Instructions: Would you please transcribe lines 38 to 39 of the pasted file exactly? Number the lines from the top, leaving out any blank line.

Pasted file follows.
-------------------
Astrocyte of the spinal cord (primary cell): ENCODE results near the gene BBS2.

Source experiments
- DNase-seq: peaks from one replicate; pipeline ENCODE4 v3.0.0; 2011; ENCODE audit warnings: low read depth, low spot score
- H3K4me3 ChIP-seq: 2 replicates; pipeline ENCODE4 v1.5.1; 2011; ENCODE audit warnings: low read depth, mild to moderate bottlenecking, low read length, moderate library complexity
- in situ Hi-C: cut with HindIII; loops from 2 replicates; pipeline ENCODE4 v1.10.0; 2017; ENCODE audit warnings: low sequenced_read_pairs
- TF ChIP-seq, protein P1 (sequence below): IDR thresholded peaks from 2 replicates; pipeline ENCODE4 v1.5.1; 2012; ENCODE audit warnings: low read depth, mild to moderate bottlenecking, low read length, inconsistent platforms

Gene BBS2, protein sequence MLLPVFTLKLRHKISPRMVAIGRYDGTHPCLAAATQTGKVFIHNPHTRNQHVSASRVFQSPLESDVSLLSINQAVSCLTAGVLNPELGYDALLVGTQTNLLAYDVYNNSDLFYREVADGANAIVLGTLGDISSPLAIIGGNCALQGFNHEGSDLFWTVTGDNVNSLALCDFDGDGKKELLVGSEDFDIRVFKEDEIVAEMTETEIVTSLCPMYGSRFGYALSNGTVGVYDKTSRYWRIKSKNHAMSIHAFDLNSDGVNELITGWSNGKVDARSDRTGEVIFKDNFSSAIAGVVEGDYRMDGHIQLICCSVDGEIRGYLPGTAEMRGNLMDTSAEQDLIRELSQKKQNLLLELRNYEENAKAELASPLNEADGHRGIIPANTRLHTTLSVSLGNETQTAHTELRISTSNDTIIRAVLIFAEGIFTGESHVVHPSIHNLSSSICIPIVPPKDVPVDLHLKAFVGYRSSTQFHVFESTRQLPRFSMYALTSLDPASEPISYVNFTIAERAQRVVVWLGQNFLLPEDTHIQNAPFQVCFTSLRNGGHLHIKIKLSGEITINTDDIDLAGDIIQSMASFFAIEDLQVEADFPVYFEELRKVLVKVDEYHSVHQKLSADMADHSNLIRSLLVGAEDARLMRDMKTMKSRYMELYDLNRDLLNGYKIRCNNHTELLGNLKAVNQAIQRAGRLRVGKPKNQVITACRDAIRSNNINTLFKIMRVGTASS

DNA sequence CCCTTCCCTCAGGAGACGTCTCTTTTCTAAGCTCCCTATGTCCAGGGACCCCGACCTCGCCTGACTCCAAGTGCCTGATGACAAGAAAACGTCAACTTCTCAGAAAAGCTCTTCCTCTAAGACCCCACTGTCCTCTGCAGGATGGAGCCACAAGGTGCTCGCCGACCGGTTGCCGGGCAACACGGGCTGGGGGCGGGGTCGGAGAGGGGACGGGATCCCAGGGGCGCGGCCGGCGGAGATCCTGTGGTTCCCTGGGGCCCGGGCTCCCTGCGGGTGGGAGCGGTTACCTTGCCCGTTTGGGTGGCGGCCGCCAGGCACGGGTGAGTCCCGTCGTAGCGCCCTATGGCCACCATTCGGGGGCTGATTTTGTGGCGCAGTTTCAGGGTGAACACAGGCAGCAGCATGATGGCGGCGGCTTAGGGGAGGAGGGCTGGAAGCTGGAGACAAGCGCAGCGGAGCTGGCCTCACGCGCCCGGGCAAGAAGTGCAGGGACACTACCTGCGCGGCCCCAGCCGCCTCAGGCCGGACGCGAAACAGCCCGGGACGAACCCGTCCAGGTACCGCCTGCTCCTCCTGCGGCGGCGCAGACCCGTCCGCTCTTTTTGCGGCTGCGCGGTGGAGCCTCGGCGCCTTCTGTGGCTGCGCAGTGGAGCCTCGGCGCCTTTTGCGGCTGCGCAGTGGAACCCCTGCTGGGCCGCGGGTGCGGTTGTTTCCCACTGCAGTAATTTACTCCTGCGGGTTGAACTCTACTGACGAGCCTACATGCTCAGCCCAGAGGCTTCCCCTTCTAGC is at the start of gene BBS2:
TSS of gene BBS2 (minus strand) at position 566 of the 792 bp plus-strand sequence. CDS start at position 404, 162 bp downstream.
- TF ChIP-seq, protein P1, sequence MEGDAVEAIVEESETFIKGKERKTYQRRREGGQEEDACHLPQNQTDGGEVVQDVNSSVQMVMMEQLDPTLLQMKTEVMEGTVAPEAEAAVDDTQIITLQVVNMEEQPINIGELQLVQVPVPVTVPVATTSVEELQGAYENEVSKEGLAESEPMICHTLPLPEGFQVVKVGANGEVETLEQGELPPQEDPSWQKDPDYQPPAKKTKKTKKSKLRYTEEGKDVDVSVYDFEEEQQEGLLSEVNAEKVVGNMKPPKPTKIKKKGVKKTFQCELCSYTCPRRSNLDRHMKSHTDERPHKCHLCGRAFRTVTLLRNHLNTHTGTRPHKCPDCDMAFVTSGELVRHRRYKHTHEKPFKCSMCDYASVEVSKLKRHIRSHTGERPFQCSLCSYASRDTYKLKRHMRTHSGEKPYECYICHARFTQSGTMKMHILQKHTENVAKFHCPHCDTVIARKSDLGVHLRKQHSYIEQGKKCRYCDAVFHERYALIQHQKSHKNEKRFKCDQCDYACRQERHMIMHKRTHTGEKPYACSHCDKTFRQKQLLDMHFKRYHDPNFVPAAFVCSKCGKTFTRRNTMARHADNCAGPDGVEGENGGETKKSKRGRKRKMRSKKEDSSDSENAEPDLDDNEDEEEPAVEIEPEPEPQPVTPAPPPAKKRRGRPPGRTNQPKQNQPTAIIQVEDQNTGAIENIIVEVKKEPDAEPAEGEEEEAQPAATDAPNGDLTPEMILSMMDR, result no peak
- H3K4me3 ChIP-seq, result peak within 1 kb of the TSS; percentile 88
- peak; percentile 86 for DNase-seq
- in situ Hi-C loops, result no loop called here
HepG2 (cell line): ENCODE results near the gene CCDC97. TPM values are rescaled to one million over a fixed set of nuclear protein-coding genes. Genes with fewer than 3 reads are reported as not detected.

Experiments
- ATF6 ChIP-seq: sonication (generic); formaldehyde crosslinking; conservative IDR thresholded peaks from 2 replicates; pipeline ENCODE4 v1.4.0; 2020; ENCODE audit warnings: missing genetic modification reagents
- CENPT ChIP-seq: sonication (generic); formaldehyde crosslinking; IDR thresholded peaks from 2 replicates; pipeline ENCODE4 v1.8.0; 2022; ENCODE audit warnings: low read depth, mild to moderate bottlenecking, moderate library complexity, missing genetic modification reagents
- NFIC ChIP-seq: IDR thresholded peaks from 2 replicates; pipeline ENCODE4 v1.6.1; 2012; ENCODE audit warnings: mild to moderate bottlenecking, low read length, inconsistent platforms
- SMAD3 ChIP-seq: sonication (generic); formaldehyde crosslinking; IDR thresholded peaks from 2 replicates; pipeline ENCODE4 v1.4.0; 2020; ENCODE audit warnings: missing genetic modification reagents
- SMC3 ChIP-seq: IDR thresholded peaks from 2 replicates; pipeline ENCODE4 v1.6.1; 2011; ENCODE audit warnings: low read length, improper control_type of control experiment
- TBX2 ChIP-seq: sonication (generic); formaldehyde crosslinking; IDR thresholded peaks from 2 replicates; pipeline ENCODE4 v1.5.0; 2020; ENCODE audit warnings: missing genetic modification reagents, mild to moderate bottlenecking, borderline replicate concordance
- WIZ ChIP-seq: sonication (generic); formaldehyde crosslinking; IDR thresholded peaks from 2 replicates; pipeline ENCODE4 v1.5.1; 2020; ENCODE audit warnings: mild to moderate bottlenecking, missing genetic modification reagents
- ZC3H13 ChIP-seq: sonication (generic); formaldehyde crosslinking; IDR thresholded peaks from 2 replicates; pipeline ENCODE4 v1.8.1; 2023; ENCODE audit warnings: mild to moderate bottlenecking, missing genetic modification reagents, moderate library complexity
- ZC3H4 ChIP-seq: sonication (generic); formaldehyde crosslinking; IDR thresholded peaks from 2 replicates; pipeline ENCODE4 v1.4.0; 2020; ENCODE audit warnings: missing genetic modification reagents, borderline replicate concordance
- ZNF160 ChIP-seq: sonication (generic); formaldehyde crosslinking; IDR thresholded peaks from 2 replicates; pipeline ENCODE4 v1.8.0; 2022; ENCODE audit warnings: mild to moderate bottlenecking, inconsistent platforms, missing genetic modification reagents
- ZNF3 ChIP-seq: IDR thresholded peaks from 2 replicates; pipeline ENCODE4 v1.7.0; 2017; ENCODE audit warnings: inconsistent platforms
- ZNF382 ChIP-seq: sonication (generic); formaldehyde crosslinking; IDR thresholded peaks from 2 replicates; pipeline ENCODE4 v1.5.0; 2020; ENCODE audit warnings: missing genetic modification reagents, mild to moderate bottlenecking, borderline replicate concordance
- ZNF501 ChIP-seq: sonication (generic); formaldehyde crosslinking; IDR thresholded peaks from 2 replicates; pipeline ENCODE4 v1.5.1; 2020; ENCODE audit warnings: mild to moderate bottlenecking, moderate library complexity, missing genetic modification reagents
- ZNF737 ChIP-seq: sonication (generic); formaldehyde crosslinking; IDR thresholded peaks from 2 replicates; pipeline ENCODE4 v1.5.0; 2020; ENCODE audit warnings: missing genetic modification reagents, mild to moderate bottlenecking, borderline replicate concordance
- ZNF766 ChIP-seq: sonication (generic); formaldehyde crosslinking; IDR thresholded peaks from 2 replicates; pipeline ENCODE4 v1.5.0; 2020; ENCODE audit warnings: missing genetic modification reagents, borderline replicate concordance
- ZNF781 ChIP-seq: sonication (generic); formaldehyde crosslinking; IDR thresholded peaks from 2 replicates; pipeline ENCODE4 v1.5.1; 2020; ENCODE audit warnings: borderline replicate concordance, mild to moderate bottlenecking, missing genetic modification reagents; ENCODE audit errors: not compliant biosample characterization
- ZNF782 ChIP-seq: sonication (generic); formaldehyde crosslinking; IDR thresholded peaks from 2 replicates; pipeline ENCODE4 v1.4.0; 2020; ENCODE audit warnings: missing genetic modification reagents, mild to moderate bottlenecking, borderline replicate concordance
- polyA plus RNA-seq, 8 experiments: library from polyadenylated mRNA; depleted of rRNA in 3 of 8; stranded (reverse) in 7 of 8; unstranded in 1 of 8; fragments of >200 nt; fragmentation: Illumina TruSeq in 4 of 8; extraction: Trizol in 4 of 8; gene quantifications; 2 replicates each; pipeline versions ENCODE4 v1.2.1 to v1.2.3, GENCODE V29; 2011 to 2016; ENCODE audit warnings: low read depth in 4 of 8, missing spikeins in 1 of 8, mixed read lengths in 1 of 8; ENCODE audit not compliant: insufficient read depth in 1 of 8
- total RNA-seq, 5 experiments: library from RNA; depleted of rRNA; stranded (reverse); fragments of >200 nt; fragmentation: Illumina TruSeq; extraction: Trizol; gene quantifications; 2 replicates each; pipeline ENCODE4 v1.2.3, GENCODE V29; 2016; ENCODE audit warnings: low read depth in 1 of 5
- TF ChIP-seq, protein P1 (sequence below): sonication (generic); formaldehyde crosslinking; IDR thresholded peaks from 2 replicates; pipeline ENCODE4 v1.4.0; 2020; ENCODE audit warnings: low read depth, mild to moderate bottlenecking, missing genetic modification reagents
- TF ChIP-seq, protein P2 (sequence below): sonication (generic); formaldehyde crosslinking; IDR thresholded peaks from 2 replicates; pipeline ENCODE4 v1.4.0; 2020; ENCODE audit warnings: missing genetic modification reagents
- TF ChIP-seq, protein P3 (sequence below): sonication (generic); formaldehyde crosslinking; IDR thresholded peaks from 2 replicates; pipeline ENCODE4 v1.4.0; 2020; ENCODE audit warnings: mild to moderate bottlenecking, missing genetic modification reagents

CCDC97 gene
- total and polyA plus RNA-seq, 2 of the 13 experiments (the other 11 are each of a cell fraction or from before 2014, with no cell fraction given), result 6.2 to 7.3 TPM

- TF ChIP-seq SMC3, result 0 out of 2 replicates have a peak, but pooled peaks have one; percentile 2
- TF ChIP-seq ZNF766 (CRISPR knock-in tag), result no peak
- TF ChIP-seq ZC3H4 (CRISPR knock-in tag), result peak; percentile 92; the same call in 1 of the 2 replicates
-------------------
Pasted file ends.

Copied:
CCDC97 gene
- total and polyA plus RNA-seq, 2 of the 13 experiments (the other 11 are each of a cell fraction or from before 2014, with no cell fraction given), result 6.2 to 7.3 TPM